Technology enthusiasts know that getting lost has almost become a thing of the past thanks to global positioning systems (GPS). But if GPS fails you, what can you do? A shoe-embedded radar system could soon be a useable backup option that may help you find your way.
A team of researchers from North Carolina State University and Carnegie Mellon University (CMU) are responsible for the development of the secret agent-like shoe device.
“There are situations where GPS is unavailable, such as when you’re in a building, underground or in places where a satellite connection can be blocked by tall buildings or other objects,” says Dr. Dan Stancil, co-author of a paper describing the research and professor and head of NC State’s Department of Electrical and Computer Engineering. “So what do you do without satellites?”
One solution would be to use inertial measurement units (IMUs), which are electronic devices that measure the force created by acceleration and deceleration to determine how rapidly you are traveling and how far you have moved.
The technology works together with GPS, with the IMU recording your movement after you lose a GPS signal; it ultimately provides you with location data that relates to your last known location via GPS. For example if you went into a cave and your GPS signal was lost, you should utilize the IMU to retrace your steps to the last known GPS location and you could find your way back out.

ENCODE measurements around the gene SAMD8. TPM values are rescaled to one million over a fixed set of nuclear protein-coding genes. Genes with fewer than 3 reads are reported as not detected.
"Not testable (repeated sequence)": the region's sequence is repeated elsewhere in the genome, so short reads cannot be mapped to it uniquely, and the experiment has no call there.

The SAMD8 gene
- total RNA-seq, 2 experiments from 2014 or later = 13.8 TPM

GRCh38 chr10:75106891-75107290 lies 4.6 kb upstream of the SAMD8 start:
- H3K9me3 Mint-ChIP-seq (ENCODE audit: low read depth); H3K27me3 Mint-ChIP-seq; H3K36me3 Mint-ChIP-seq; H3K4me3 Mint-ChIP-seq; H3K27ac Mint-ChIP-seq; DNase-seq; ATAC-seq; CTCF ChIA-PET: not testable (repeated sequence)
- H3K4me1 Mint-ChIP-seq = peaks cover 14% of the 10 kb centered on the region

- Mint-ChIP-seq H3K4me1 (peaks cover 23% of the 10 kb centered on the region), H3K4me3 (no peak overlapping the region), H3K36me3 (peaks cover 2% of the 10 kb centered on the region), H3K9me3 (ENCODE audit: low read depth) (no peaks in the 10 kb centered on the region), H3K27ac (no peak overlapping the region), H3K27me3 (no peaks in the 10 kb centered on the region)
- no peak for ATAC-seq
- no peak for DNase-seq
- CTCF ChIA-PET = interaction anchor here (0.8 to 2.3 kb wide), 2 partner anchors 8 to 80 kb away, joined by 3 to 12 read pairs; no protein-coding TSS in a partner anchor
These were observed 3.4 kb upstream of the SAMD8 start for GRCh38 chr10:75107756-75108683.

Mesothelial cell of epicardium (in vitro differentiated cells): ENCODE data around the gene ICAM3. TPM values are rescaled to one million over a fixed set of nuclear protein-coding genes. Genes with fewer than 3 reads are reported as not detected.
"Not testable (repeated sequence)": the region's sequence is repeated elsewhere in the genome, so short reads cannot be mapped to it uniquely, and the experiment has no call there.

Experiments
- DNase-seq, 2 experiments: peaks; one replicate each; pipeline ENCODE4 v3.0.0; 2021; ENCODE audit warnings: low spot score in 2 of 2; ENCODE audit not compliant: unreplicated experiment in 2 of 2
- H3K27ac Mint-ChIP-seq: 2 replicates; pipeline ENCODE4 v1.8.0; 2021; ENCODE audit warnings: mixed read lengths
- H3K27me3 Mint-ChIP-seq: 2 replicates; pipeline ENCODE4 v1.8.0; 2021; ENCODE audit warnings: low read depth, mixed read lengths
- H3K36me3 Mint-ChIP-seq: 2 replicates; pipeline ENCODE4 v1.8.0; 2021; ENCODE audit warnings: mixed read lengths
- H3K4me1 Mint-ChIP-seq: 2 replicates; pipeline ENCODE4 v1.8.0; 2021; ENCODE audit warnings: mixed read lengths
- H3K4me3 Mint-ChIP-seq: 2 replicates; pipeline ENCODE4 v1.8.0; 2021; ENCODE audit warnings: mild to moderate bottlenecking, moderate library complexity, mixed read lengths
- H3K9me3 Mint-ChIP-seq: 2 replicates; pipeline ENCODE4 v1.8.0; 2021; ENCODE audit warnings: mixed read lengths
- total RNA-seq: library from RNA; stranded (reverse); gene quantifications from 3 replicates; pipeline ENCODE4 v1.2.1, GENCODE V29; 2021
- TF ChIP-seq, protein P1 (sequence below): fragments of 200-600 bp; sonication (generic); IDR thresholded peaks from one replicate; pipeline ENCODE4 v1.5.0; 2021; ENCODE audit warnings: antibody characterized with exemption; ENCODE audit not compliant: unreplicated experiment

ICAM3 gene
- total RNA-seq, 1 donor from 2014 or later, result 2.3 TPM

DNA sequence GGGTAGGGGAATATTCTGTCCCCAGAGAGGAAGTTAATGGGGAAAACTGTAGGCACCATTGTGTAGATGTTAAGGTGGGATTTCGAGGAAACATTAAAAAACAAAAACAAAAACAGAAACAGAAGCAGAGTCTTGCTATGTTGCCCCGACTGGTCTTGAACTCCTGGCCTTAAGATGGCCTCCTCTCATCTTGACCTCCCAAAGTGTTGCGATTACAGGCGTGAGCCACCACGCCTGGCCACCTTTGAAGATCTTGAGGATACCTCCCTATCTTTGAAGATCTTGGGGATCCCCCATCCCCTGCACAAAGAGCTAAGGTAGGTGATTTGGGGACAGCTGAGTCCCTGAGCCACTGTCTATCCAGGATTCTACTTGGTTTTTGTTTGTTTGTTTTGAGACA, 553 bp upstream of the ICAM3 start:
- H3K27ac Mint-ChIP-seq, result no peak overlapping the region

IMUs however, have traditionally come with a significant challenge. Any slight errors an IMU makes in recording acceleration lead to errors in estimations of velocity and position, and those errors add up over time. If an IMU thinks you are traveling, even as little as 0.1 meters per second, when you are actually being still, the IMU will have moved you about 18 meters away from your real position.
But wait, “if you had an independent way of knowing when your velocity is zero, you could significantly reduce this sort of accumulate error,” Stancil says.
This where the shoe radar enters the picture.
“To address this problem of accumulating acceleration error, we’ve developed a prototype portable radar sensor that attaches to a shoe,” Stancil says. “The radar is attached to a small navigation computer that tracks the distance between your heel and the ground. If that distance doesn’t change within a given period of time, the navigation computer knows that your foot is stationary.” That could mean that you are standing still, or it could signal the natural pause that occurs between steps when someone is walking. Either way, Stancil says, “By resetting the velocity to zero during these pauses, or intervals, the accumulated error can be greatly reduced.”
A different way to say it would be that the navigation computer gathers data from the shoe radar and the IMU and by including the most recent location data from GPS; it can do a much better job of monitoring your present location.
The academic research paper, “A Low-Power Shoe-Embedded Radar for Aiding Pedestrian Inertial Navigation,” is published in the October issue of IEEE Transactions On Microwave Theory And Techniques.